We are driving home from our Mother’s Day trip to our favorite wild hot springs. We’re happy and exhausted, muscles noodly, hair reeking of earthy minerals. We’re listening to Simon and Garfunkel’s Greatest Hits on cassette; Col is trying to decode the meaning behind the song Mrs Robinson, alarmed about this line: Most of all you’ve got to hide it from the kids. The clouds are low and dark, dropping a springy mountain mix of hail, snow and rain. Rose is moaning about how nothing went right for her today.
“Nothing, huh?” Dan asks her.
“Nothing,” Rose replies, drawing out this two-syllable word into a sad melody.
We stopped at a super fun park in Dolores on the way home and Rose is mad that we had to leave before she was ready. This disappointment is getting watered by her own tears, sprouting grafted limbs of every other slight of the day.
“And we didn’t get to go to the Absolute Bakery and get a treat and then those other people showed up at the hot springs and I didn’t like that and then I had to leave the park and I never get to go to that park and it’s the funnest park and I didn’t even want to go to those hot springs, I wanted to go to the Pagosa Hot Springs.” (Pronounced: Pagosa Hot Spring-ing-ing-ings”).
Rose has a specific whine-cry, a precise auditory note designed to pluck the strings of my nervous system like an aggressive and psychotic banjo player. It is a sound so jarring, so deeply disturbing that every cell in my body shrieks: do anything necessary to stop that!
Instead, I breathe.
I let Art Garfunkel’s honey voice fill me and then I wade into Rose’s world, armed with layers of empathy.
“Oh honey, what a hard day. You could have played at that park for hours. That is the funnest park! And we didn’t even get treats at the bakery. We always stop there. You love their yummy treats.”
Rose’s whine-cry gets louder.
Trust the process. Breathe. Trust the process.
I don’t mention that we left the park because snow was pounding in on a fierce wind, nor that I made her and Col hot chocolate in travel mugs, knowing the bakery would be closed.
Rose dials up the backseat noise. Claws grip my shoulders.
“That was such a bummer to leave that park,” Dan says. “You’re probably bored with all the Durango parks, and that park is so new and exciting. You could have played for hours.”
He doesn’t mention that he spent 30 minutes chasing Rose up and down the castle stairs, through the equipment, her shrieking with delight. We make no promises to go back another time, nor offer solutions to fix the sadness.
Rose continues to bellow.
“You weren’t ready to leave, but the rest of us were. That feels crappy. Did you love that tire swing so much?”
Rose says, through sniffles, “If I lived in Dolores, I’d have my birthday parties there.”
“For sure,” Dan murmurs.
“Absolutely,” I chime in.
I can feel that the soft fingers of empathy are beginning to massage her wounds.
We empathize with how surprising it was to have others show up at the hot springs, the warm, bubbly pool we’ve always had to ourselves. We acknowledge that she had wanted to go to Pagosa Hot Springs, but had allowed me to choose on Mother’s Day. Another let down.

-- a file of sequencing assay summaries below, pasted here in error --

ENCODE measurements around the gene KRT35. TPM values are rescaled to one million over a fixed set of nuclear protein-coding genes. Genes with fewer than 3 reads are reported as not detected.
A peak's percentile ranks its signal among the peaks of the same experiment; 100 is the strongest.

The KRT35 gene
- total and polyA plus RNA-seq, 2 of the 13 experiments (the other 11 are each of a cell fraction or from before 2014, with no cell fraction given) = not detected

We don’t mention that she was doing naked springy ecstatic cartwheels in the snow, or that expectations bring suffering, or that these wild hot springs are a great gift that we don’t own or control.
It takes a full half hour for Rose to decelerate out of her disappointment. And even then, it’s a shaky victory, a small jump up the ladder of emotional well-being. For the last half hour of the car ride she and Col play a game in the backseat which brings her alternately to laughter and tears. It is no exaggeration to say I drive that last stretch praying for strength, focusing on my breath, singing along with S & G a little over-enthusiastically, and mustering trust to follow my intuition not to interfere with their game, partially because I am so wrung out, I’m worried that if I open my mouth something ugly will fly out.
After we get home, unpack, shower, and start dinner, Rose flings her small toweled body at Dan and me, and cries, “I love you both so much!”
That night, I lay in bed with Dan and realize three things I am grateful for:
- As much as it took my nervous system a full two hours to shake off the half hour of keening and whining, looking back, I feel great about our day. I have no hangover of regret. There’ve been enough times where I escalate Rose’s sadness by trying to distract her out of it, talk her out of it, or enact some unrelated consequence to get the noise to stop, all of which makes her cry louder, harder and longer. Despite the discomfort of that stretch in the car, I am pleased that I didn’t make it worse. To go to bed free and clear of regret feels wonderful.
- As Natalie noted at the recent workshop, Building an Emotionally Safe Space, when one child receives empathy, it calms everyone in the room (or the car). Not only did all the empathy traveling from front seat to back seat help Col relax, it worked like a boomerang. Dan’s empathy for Rose came right back at me like a hug, like encouragement, mobilizing my next launch of compassionate words for Rose.
- I no longer believe that kids can be “taught” gratitude, i.e. letting them express their disappointment doesn’t create entitled children who can’t be happy for what they have. We all feel disappointment every day. Denying those feelings buries them deeper; acknowledging them allows them to dissipate. I believe the best way to help kids feel gratitude is to model your own gratitude for this wild, messy, imperfect and beloved world.
ps: hope your Mother’s Day was full of love and all the deep breaths needed.